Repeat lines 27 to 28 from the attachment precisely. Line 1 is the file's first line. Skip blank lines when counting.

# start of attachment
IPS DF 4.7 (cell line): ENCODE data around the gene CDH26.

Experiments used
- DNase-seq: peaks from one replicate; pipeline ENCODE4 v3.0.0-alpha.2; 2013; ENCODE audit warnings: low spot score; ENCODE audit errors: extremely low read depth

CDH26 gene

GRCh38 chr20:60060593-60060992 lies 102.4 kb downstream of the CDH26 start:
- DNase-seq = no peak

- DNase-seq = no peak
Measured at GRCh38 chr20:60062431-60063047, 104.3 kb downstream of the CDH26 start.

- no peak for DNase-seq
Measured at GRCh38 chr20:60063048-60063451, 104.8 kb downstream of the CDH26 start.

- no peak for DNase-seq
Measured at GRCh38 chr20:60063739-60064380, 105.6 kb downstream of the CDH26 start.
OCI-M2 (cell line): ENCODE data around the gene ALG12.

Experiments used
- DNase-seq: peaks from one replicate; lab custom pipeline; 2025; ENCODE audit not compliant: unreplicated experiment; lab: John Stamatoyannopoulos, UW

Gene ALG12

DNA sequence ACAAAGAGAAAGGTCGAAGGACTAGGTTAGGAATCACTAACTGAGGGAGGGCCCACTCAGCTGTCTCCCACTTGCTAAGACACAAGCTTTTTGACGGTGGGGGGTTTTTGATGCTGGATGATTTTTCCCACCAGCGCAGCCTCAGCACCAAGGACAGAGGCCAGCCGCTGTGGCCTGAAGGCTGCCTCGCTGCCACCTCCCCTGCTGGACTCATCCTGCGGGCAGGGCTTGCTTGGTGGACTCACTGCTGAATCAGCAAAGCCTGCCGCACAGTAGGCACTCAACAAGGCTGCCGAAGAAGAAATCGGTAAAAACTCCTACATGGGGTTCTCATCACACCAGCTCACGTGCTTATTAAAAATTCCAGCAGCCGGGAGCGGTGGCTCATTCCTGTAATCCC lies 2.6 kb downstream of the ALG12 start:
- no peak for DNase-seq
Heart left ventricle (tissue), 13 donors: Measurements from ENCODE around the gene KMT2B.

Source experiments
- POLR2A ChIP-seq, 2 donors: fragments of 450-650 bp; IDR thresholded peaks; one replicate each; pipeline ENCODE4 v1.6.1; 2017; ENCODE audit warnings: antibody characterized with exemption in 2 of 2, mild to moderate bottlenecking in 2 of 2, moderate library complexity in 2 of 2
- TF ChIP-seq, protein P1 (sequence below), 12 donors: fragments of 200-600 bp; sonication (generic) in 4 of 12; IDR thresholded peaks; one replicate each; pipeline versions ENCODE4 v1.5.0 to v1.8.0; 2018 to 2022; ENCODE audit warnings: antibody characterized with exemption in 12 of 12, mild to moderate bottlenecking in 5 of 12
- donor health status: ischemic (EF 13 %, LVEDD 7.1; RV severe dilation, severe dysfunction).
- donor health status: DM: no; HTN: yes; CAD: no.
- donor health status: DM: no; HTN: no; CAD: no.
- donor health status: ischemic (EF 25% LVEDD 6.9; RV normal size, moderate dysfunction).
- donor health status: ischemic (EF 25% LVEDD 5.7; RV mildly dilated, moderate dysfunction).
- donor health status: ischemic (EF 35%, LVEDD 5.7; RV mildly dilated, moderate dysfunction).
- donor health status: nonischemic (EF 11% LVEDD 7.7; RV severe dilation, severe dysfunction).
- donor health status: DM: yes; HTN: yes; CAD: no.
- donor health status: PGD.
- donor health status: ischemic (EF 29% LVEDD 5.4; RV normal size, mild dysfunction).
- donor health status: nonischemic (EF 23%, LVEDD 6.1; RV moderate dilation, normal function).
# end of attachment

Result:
- donor health status: ischemic (EF 25% LVEDD 5.7; RV mildly dilated, moderate dysfunction).
- donor health status: ischemic (EF 35%, LVEDD 5.7; RV mildly dilated, moderate dysfunction).